Although "Ode to the West Wind" is mostly about, well, the wind, the middle of the poem moves away from the airy breezes and considers a different element: water. This slippage starts to happen in Canto II, where the wind is described as having a "stream" (15) and a "blue surface" (19), which makes it sound like a body of water. We’re also reminded that the clouds being carried by the wind came originally from the water that evaporated from the ocean and that they’ll rain back down into it. In the next canto, we learn how the wind wakes the Mediterranean Sea from his "summer dreams" (29) and chops up the surface of the Atlantic Ocean. The water almost washes away the wind for a moment there – but the poem reminds us that the West Wind is always stronger than the calm, passive seas.
- Lines 15-17: These lines combine intense imagery of the natural world with a complex extended metaphor. In the metaphor, "decaying leaves" falling from "tangled boughs" onto the earth are compared to the clouds that come from "Heaven and Ocean." In other words, the combination of Heaven, the sky with the sun in it, and Ocean, causes water to evaporate into the sky and form clouds. These clouds then float on the "stream" of the West Wind the way dead leaves float in a real stream.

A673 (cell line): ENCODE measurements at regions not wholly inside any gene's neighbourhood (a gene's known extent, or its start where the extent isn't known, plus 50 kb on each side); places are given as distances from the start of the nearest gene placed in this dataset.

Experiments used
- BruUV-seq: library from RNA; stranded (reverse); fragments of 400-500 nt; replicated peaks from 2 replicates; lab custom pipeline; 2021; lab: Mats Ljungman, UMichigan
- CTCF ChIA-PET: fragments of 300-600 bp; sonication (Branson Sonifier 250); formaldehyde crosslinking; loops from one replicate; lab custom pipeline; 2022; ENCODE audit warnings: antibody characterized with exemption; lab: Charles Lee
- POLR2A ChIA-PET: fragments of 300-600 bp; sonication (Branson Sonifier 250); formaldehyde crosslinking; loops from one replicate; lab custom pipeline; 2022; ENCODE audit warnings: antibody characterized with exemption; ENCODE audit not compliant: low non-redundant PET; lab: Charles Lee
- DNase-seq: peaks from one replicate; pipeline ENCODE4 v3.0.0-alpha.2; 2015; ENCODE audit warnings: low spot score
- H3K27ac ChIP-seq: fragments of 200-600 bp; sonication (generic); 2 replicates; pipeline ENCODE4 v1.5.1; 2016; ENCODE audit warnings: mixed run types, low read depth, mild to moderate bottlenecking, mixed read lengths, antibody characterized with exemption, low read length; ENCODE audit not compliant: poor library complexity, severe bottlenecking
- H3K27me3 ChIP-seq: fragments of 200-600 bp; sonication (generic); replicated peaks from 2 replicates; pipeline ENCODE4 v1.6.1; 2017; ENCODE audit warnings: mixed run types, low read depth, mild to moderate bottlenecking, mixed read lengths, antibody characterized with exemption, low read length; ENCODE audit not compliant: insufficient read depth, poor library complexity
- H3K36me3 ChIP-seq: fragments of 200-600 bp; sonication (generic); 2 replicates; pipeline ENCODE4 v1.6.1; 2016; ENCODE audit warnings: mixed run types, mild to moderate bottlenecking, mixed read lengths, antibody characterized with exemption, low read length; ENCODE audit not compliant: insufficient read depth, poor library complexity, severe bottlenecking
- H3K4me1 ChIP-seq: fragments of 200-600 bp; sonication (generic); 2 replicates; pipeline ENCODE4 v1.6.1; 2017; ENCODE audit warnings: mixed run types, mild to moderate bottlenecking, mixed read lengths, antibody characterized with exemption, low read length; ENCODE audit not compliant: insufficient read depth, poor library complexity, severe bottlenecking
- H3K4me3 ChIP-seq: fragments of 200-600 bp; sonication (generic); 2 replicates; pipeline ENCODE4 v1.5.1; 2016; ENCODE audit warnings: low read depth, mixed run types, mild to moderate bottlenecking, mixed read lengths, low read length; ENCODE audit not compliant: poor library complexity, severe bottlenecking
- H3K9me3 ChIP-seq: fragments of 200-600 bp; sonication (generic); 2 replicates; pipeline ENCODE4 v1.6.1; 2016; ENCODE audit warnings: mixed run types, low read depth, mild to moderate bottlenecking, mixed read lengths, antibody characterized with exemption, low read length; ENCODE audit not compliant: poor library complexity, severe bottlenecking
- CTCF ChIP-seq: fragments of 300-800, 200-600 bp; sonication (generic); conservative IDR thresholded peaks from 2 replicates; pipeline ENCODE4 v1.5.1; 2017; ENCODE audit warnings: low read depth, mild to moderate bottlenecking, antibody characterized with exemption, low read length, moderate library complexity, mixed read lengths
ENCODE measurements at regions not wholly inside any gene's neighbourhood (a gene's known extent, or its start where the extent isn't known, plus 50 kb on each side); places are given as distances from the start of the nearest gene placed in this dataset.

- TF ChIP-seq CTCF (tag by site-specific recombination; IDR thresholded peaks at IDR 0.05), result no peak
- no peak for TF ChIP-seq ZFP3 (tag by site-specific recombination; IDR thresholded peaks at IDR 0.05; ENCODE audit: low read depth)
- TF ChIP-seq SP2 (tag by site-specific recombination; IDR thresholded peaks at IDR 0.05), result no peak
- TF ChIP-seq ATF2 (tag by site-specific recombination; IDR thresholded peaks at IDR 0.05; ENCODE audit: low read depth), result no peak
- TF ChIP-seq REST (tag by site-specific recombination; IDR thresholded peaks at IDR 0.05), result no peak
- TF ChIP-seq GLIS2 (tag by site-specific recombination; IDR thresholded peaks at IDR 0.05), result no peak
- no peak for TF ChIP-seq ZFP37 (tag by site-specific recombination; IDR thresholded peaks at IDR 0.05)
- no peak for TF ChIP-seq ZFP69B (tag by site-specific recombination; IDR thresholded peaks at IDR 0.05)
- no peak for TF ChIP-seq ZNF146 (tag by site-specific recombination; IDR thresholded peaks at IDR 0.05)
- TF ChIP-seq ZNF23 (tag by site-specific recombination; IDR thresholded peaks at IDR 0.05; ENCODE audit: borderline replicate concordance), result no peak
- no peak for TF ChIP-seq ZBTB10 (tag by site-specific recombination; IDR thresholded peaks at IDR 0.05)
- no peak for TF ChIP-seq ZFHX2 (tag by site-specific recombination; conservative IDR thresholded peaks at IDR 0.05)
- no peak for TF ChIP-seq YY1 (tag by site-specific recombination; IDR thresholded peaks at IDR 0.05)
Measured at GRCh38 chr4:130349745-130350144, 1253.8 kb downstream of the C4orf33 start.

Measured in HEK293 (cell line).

- Line 28: Here the water that has evaporated from the ocean rains back down. To emphasize the violence and power of the storm, Shelley uses ten one-syllable words in this line, creating a strong, harsh sound as is read aloud.
- Lines 29-30: The Mediterranean Sea is personified here as a dreaming man, whom the wind can "waken" from "his summer dreams" (29).
- Lines 37-41: In three of these lines, the verb is placed at the end of the line. This creates an enjambment that drives the reader from one line to the next; this is rather like what’s actually happening at this point in the poem: the Atlantic is splitting itself into "chasms" for the West Wind.